Voters in northern Mecklenburg County are already fired up about Charlotte-Mecklenburg Schools’ bond plan, and that’s just one of the issues that distinguish the three candidates seeking to represent them on the school board.
Incumbent Rhonda Lennon and challenger Jess Miller oppose the $922 million bond referendum, while challenger Annette Albright supports it.
Lennon, who’s seeking a third term as the District 1 representative, cast the sole school board vote against the 29 projects on the bond list. She says CMS desperately needs money for construction and renovation, but the plan doesn’t do enough to address growth and school crowding in her area.
“Our capital needs are real, they are vast and they are deep,” Lennon said. “I just don’t believe that this is the right bond for us right now.”
Miller, who’s making her first run for office, says she disagrees with Lennon on many points but agrees on this one: The process for choosing projects was too flawed to merit support. “This was a really hard decision for me, but I’m against this bond.”
Albright, also a first-time candidate, says she thinks the bond makes sense in the context of projects covered by earlier bonds and needs across the county. “This is a countywide school system, not just one area,” Albright said.
Voters will choose the school board’s six district representatives on Nov. 7. Early voting starts Oct. 19. Three at-large seats will be up for election in 2019.
The three active District 1 candidates come from different backgrounds, perspectives and areas of the sprawling district. Lennon is a Republican from suburban Cornelius. Miller is a Democrat from the northeast Charlotte section of the district, and Albright a Democrat from northwest Charlotte. (Amy Moon Hallman will also be on the District 1 ballot; she changed her mind shortly after filing but could not remove her name.)
Lennon, a CMS parent first elected to the board in 2009, got her start as an organizer of families who were upset about school crowding in northern Mecklenburg at the time.
The area traditionally has a complex relationship with CMS, mixing devotion to community schools with wariness of Charlotte-based officials. Lennon often finds herself straddling that line as both a CMS booster and a voice of dissent. During the early stages of the board’s student assignment review, for instance, she threatened to start her own charter school if her colleagues broke up northern neighborhood schools in the name of diversity.
Now Lennon positions herself as the best person to build a relationship with Clayton Wilcox, a superintendent she helped hire, and execute a student assignment plan that the board approved. She has been endorsed by the Charlotte-Mecklenburg Association of Educators.
Miller, a former charter school teacher who’s working to launch her own charter school next year, has attended and spoken at numerous CMS board meetings. Her biggest theme has been equity – that is, doing whatever it takes to ensure that the most disadvantaged kids have an equal shot at success. She frequently takes the board to task, starting with its failure to produce an annual equity report.
Miller is white and has no children, but she says her experience in an interracial marriage and the time she spends with African-American nieces and nephews makes her sensitive to the experience of children of color.
Miller has used social media to push CMS and the state Board of Education to make their meetings accessible to more of the public through live video streaming.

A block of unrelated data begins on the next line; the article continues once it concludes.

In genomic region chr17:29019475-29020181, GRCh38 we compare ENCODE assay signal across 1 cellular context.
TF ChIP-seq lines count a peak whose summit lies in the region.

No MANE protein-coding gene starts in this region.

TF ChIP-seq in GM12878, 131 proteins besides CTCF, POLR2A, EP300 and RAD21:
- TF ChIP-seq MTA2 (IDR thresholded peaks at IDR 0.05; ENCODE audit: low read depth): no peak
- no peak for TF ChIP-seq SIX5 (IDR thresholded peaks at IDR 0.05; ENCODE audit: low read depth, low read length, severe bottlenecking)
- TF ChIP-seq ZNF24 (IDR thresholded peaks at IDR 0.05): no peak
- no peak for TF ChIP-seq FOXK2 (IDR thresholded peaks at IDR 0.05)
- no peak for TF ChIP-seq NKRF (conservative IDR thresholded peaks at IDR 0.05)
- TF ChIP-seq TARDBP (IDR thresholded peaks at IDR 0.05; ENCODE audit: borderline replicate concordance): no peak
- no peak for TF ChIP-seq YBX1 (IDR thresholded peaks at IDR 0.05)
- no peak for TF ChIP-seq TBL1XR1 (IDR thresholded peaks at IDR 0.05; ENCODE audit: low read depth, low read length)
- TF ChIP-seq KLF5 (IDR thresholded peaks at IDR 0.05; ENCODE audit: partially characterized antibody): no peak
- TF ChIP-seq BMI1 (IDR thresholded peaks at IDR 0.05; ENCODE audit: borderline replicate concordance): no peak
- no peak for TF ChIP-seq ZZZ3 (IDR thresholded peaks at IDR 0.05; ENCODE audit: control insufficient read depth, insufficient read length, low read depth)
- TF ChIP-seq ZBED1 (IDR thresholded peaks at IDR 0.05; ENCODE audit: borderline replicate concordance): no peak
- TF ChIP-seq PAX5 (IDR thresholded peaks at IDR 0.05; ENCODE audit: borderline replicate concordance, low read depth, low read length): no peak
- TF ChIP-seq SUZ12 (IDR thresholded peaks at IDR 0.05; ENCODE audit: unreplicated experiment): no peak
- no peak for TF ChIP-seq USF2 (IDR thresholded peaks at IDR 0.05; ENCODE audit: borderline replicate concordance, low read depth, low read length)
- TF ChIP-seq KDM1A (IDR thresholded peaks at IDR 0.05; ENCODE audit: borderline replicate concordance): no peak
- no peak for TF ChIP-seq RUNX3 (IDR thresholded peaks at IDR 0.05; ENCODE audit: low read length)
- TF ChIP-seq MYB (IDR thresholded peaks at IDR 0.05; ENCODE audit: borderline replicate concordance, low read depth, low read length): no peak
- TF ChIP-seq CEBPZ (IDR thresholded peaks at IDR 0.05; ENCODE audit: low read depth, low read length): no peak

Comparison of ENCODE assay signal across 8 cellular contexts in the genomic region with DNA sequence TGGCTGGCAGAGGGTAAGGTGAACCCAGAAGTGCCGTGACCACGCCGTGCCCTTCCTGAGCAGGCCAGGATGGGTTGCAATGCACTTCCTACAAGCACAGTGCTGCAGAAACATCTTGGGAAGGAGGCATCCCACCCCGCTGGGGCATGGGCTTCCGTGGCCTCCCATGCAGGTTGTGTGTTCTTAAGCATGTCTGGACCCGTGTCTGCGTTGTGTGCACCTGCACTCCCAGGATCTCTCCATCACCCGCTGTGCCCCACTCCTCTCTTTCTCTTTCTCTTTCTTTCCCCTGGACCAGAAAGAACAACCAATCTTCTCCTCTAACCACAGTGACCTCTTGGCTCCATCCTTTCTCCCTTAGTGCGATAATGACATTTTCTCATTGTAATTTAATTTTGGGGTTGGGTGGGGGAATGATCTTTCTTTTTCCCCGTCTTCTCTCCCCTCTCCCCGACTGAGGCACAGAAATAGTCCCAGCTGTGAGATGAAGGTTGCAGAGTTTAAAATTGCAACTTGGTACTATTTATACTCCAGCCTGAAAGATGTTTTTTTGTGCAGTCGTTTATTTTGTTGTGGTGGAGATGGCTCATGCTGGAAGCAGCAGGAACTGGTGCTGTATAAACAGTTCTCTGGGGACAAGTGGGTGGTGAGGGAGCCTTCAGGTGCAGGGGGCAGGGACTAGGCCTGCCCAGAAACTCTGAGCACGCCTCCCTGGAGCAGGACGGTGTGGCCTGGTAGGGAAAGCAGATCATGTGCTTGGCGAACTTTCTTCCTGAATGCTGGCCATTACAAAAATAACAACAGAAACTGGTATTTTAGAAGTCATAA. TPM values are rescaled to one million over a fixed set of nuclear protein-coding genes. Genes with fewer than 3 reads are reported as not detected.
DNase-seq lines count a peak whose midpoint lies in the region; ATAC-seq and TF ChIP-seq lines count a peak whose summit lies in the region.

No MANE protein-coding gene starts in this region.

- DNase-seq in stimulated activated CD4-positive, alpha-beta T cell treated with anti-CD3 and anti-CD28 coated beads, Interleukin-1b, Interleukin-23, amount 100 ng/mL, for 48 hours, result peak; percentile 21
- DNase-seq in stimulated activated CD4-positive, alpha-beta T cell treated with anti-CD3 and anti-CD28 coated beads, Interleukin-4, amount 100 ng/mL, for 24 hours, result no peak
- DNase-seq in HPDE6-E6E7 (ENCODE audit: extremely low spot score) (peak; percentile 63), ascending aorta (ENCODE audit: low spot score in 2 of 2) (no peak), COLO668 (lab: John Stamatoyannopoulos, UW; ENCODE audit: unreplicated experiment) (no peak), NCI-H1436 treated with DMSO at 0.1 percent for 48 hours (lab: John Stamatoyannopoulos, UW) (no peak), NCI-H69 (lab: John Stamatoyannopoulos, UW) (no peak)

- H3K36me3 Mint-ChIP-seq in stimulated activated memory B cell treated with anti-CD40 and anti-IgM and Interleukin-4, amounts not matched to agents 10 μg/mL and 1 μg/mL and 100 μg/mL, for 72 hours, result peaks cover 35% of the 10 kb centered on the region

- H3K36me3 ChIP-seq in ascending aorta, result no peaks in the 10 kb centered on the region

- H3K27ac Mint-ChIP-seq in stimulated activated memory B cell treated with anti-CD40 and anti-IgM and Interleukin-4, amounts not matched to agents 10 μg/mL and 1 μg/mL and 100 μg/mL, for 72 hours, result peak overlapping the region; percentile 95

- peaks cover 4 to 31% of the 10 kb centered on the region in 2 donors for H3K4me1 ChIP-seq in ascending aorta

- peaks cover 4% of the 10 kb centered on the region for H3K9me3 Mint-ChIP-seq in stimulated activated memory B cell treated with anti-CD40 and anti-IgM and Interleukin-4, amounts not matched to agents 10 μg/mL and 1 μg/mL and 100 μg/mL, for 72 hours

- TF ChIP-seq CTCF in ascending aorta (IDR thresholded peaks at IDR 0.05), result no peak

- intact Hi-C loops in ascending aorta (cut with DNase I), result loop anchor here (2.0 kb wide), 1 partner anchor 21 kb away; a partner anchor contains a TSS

Albright worked for CMS from 2013 to 2016 as a substitute teacher, tutor and behavior modification technician. That ended badly: She was attacked by Harding High students, a video of the incident went viral and Albright was not allowed to return to CMS the following year. The nature of and reasons for her dismissal are the subject of a lawsuit Albright has filed against the district.
Albright, who has children in CMS, says her experience fuels her focus on the need for better discipline and workplace culture. But she says that while she’s frustrated by many leadership decisions, she’s not embittered toward the school system.
“People really want CMS to succeed,” she said. “They just want the right people in place and they don’t trust the board.”
Albright was endorsed by the Charlotte-Mecklenburg Black Political Caucus.
▪ Covers Huntersville, Davidson, Cornelius and parts of northern Charlotte.
▪ Almost 126,000 registered voters, more than any other district. 36 percent are Democrats, 34 percent unaffiliated, 30 percent Republican.
CMS connections: Former substitute teacher and behavioral modification technician. Has two children in CMS.
Political experience: First run for office.
Occupation: Provides mental health services for a charter school.
Lives in: Charlotte’s Coulwood area.
Top issue: Repairing relationships between the board and citizens.
Contact: firstname.lastname@example.org, @votealbright2017 on Facebook.
CMS connections: Two children are CMS graduates and one a current student. Founder of a north Mecklenburg education advocacy group. Has served on several education advisory boards.
Political experience: Serving her second term on the CMS board.
Occupation: Case manager with Genex Services.
Lives in: Cornelius.
Top issue: Building relationships among a new superintendent, the school board and the community.
CMS connections: Has worked as a CMS contractor with teacher recruitment and lateral entry programs. Frequently attends and speaks at board meetings.
Political experience: First run for office.
Occupation: Education consultant who has taught in charter schools and plans to be founding principal of a Rowan County charter school opening in 2018.
Lives in: Charlotte’s Mallard Creek/ Highland Creek/ Prosperity Church area.
Top issue: Equity in teacher quality, discipline, facilities and educational materials.